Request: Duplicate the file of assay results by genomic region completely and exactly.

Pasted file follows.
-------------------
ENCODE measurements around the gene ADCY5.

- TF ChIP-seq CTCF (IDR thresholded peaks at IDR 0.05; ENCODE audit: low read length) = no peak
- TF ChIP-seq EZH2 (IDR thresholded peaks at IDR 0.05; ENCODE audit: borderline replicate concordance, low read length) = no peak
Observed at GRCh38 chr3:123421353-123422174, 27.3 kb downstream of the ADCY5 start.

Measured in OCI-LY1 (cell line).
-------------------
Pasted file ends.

ENCODE measurements around the gene ADCY5.

- TF ChIP-seq CTCF (IDR thresholded peaks at IDR 0.05; ENCODE audit: low read length) = no peak
- TF ChIP-seq EZH2 (IDR thresholded peaks at IDR 0.05; ENCODE audit: borderline replicate concordance, low read length) = no peak
Observed at GRCh38 chr3:123421353-123422174, 27.3 kb downstream of the ADCY5 start.

Measured in OCI-LY1 (cell line).